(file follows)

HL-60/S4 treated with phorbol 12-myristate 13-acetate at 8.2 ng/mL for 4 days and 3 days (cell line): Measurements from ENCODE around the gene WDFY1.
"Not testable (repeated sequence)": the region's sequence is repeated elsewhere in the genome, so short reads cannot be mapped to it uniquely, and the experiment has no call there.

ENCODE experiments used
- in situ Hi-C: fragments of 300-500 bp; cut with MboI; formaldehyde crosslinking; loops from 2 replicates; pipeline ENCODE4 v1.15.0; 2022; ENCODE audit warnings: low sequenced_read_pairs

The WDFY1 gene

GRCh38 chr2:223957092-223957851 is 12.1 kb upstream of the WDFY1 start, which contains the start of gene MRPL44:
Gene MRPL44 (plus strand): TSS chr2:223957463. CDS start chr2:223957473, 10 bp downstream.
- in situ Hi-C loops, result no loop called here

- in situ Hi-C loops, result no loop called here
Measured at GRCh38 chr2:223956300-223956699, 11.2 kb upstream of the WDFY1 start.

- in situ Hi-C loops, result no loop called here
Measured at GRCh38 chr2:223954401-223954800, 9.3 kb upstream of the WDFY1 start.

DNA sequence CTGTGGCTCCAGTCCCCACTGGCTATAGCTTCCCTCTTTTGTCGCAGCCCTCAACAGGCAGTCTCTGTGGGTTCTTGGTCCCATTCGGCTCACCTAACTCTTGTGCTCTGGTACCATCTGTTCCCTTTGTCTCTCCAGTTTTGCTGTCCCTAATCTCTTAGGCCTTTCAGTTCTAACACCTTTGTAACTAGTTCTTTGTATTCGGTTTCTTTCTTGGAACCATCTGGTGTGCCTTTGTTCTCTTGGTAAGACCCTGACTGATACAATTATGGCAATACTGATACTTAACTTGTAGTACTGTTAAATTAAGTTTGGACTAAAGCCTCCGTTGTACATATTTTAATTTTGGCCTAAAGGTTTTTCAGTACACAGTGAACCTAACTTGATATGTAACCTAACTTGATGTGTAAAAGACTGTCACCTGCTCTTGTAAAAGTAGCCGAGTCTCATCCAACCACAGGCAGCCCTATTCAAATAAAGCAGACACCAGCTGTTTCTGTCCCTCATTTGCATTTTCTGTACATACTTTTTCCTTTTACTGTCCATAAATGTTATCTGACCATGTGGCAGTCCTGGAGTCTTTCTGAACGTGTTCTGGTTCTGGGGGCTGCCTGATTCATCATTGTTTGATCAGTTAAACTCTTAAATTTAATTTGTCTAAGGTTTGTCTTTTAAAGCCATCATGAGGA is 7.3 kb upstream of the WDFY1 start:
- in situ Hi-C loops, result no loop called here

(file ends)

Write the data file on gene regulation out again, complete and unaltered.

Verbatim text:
HL-60/S4 treated with phorbol 12-myristate 13-acetate at 8.2 ng/mL for 4 days and 3 days (cell line): Measurements from ENCODE around the gene WDFY1.
"Not testable (repeated sequence)": the region's sequence is repeated elsewhere in the genome, so short reads cannot be mapped to it uniquely, and the experiment has no call there.

ENCODE experiments used
- in situ Hi-C: fragments of 300-500 bp; cut with MboI; formaldehyde crosslinking; loops from 2 replicates; pipeline ENCODE4 v1.15.0; 2022; ENCODE audit warnings: low sequenced_read_pairs

The WDFY1 gene

GRCh38 chr2:223957092-223957851 is 12.1 kb upstream of the WDFY1 start, which contains the start of gene MRPL44:
Gene MRPL44 (plus strand): TSS chr2:223957463. CDS start chr2:223957473, 10 bp downstream.
- in situ Hi-C loops, result no loop called here

- in situ Hi-C loops, result no loop called here
Measured at GRCh38 chr2:223956300-223956699, 11.2 kb upstream of the WDFY1 start.

- in situ Hi-C loops, result no loop called here
Measured at GRCh38 chr2:223954401-223954800, 9.3 kb upstream of the WDFY1 start.

DNA sequence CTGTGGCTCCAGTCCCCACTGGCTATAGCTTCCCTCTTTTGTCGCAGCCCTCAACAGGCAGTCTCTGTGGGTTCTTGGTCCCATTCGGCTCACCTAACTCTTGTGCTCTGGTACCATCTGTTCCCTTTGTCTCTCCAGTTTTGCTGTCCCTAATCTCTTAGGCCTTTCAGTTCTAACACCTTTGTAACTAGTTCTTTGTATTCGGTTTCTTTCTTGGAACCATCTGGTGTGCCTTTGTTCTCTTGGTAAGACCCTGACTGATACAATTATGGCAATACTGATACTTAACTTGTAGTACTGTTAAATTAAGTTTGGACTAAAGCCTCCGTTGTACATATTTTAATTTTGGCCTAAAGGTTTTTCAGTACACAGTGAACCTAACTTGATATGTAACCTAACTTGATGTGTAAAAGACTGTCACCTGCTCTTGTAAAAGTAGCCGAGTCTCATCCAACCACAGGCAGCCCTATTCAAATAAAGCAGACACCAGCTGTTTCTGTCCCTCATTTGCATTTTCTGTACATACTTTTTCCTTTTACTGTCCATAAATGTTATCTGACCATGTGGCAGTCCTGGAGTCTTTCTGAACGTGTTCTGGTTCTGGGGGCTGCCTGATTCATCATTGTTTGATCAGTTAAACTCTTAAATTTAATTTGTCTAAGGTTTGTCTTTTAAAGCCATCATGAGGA is 7.3 kb upstream of the WDFY1 start:
- in situ Hi-C loops, result no loop called here